Another FG, Labour Parley Ends In Stalemate
… ‘It Is N65 Per Litre Or Nothing’ – Labour
ABUJA, January 11, (THEWILL) – Another negotiation between the federal government and organized labour has failed to produce a deal that would get protesters off the streets and end a 3-day old strike which enters day 4 Thursday.
A Wednesday night meeting brokered by the House of Representatives adhoc committee mandated to resolve the conflict between both parties ended in another stalemate.
The federal government delegation made up of retired Chief Justice Of Nigeria (CJN) and former Supreme Court Justice, Justice Alfa Belgore; Secretary to the Government of the Federation (SGF), Senator Anyim Pius Anyim; and Labour and Productivity Minister, Mr. Emeka Wogu accused labour of providing a platform for violence across the country, saying that they must denounce those perpetrating the violence and end the strike to create room for serious negotiations.
However, union leaders led by the NLC Chairman, Comrade Abdulwaheed Omar and TUC President, Comrade Peter Esele insisted that the only way to end their strike and protest will be for government to reverse the price of petrol to N65 per liter, just as they denied culpability in the scores of violence recorded across the country.
Earlier, Anyim had decried the violence and destruction that took place in Minna, the Niger State capital and accused labour of providing the platform for politicians and hoodlums to use the protests to perpetrate violence and crime.
Reading a text from his mobile phone, Anyim said the agenda of the protest has changed. “I think the agenda of this meeting has changed because of the mayhem visited on the people and government of Niger State. I therefore call on labour to denounce those perpetrating the acts of violence and call off their strike and protests.”
But in response to the accusation, TUC President said part of the problem was caused by the reckless utterances and statements emanating from government officials. He said the statements were inciting and some angry Nigerians were reacting to the provocations.
Esele specifically accused the Labour Minister of referring to labour and protesters as street people. He referred to an interview granted on Channels TV where he called labour all manner of derogatory names. He declared that unless government reverts to the N65 per litre pump price, labour would not call off the strike, adding that protests will continue.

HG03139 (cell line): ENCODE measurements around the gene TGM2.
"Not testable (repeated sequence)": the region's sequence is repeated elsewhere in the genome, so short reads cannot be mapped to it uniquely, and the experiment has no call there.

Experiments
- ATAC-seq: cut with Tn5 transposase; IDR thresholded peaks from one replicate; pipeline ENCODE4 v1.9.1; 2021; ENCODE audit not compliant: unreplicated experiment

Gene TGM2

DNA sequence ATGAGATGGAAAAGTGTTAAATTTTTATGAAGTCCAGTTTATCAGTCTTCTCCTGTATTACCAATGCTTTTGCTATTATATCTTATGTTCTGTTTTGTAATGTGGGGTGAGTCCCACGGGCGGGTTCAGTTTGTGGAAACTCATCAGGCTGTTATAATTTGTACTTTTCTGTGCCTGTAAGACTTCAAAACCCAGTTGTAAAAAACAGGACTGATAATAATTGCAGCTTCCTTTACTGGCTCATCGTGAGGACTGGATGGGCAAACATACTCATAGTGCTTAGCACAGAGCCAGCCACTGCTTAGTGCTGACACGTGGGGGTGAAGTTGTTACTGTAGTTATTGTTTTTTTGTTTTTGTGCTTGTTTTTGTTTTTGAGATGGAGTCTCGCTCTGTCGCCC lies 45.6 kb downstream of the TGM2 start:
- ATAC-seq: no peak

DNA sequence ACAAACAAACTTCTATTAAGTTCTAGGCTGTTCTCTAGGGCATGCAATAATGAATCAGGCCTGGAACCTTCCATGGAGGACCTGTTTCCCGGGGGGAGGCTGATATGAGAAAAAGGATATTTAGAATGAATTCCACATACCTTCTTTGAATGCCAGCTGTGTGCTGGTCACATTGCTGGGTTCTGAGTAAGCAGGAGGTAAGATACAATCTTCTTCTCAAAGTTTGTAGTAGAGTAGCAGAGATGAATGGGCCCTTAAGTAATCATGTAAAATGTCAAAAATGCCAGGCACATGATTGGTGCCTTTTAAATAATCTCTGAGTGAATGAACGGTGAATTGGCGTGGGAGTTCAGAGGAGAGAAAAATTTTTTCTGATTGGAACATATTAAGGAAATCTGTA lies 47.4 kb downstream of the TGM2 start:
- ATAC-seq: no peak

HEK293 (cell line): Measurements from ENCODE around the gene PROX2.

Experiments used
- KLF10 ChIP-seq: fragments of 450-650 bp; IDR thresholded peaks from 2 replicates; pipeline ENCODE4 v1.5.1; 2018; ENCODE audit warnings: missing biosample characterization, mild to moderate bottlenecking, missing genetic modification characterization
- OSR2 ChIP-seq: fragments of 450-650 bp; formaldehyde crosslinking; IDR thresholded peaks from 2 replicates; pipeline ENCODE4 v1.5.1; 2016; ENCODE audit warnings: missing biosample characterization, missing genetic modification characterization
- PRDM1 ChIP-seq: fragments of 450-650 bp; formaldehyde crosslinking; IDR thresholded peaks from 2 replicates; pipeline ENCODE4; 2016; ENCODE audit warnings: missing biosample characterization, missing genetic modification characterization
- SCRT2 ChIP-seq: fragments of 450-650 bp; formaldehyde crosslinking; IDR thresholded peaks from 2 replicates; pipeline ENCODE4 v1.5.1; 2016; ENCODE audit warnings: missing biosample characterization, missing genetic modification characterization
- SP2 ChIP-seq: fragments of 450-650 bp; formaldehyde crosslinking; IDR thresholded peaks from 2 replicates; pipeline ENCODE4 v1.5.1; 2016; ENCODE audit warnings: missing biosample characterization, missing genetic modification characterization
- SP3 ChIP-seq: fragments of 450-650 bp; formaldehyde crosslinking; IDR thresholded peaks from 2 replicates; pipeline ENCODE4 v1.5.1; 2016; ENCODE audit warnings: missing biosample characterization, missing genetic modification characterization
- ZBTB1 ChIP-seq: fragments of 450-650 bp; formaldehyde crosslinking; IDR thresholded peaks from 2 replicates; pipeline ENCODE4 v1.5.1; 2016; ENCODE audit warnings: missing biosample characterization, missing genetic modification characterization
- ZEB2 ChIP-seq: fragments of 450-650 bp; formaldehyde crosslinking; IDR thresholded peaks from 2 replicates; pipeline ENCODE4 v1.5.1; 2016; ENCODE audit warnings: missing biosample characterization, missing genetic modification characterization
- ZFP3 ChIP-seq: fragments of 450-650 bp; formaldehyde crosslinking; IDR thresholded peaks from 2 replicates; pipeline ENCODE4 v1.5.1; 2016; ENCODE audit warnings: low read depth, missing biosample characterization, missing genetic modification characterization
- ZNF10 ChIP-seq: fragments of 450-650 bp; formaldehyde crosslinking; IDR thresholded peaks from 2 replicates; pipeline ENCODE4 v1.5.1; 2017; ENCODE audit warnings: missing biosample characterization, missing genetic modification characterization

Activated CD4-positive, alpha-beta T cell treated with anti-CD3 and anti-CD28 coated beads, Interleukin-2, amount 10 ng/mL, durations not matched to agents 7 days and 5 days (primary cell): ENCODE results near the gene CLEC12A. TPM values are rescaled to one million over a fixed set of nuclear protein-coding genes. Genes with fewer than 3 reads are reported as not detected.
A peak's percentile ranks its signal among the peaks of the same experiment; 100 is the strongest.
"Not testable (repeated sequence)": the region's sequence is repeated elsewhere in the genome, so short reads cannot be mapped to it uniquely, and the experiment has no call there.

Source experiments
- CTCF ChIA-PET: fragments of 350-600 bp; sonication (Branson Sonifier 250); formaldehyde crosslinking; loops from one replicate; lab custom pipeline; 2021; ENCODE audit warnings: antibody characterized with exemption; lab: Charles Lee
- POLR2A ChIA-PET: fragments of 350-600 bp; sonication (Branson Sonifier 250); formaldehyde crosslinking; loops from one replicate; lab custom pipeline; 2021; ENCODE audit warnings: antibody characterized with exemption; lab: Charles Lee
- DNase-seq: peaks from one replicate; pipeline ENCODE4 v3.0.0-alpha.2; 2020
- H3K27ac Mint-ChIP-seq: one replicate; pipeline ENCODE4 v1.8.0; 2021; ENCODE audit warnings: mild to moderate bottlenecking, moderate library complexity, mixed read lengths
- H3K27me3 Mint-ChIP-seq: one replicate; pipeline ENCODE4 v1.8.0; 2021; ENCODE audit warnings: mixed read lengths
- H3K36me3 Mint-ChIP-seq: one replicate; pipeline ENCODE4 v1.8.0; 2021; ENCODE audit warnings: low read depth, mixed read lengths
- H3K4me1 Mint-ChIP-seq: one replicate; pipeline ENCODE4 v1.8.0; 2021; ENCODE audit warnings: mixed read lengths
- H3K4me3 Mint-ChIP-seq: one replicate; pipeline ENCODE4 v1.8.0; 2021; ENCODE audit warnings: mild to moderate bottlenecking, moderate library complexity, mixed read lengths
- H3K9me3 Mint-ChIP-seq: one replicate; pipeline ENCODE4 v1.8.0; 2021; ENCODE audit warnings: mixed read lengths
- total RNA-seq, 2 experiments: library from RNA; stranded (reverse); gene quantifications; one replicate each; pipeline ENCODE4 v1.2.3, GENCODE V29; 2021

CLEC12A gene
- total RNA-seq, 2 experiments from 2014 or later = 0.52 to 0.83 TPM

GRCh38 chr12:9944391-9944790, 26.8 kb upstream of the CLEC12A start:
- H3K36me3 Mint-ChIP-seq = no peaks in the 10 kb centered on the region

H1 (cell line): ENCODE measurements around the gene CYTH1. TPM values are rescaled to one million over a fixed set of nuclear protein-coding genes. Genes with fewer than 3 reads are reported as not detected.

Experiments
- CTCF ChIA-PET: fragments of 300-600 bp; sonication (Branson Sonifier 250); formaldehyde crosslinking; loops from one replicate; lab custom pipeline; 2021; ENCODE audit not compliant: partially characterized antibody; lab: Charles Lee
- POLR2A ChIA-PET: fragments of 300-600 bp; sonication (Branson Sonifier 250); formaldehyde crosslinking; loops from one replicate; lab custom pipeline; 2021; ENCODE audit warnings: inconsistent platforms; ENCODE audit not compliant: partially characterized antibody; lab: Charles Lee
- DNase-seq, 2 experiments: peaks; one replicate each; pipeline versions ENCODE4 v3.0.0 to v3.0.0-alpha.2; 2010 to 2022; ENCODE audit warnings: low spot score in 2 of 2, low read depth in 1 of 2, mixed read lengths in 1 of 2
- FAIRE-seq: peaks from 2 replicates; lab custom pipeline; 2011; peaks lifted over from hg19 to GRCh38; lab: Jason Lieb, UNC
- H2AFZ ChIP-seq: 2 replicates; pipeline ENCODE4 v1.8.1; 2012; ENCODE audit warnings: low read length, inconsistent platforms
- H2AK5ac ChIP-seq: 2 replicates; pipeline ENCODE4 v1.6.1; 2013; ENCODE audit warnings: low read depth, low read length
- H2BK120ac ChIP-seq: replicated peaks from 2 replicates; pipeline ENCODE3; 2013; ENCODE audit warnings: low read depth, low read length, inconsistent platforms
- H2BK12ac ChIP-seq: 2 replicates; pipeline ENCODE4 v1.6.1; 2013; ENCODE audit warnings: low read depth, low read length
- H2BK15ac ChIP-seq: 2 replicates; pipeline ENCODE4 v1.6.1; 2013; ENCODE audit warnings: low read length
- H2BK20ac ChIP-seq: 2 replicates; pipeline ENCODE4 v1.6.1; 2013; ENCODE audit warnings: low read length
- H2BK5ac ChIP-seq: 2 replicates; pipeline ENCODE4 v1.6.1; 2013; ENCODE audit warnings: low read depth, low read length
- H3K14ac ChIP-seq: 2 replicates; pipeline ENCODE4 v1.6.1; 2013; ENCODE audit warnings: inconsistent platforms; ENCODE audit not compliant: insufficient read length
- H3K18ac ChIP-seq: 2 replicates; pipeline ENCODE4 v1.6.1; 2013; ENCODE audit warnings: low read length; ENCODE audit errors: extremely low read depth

“It is N65 per litre or nothing,” Esele stated.
The TUC President further noted that “The position of government of not shifting ground aggravates the level of anger. Some of these comments by omission or commission can make people to be incensed, because these are people who elected the government and the officials are talking down on them.
“We are appealing to every Nigerian that labour does not encourage violence. We are saying if any politician has any scores to settle with government, he should use a different avenue. This struggle is not about an individual. We do not have anything against the Presidency or President Goodluck Jonathan. It is about Nigeria and nobody can be greater than the lives of 167 million Nigerians.”
Speaking in the same vein, NLC President, Omar Abdulwaheed said, “Many people have said why we’ve not shifted grounds. But let me tell you, my colleagues say it is reversal to N65 then we call off the strike and sit back and look at this issue holistically and take a lasting solution.”
He said labour “believe so much in Nigeria. Perhaps we are down there and want Nigeria to be good for us to enjoy because we don’t have anywhere to go.”
Earlier, Chairman of the House ad hoc committee, Hon. Patrick Ikhariale appealed to both the government and labour representatives to chart a middle course in order to find a solution to the unpleasant situation going on in the country, which has led to billions of naira in revenue loses.
He said the House resolution was occasioned by the near break down of law and order in the country, adding that Nigeria was bigger than any single individual.
In his remarks at the meeting, Justice Belgore said although government had taken a position that most Nigerians were not pleased with, labour should think of the country first, and allow negotiations to hold, so that a middle course could be charted.
He lamented that he is always afraid of strikes and protests because hoodlums would always take over and start killing people. He however assured that in spite of the predictions by a United States body, Nigeria will not break up.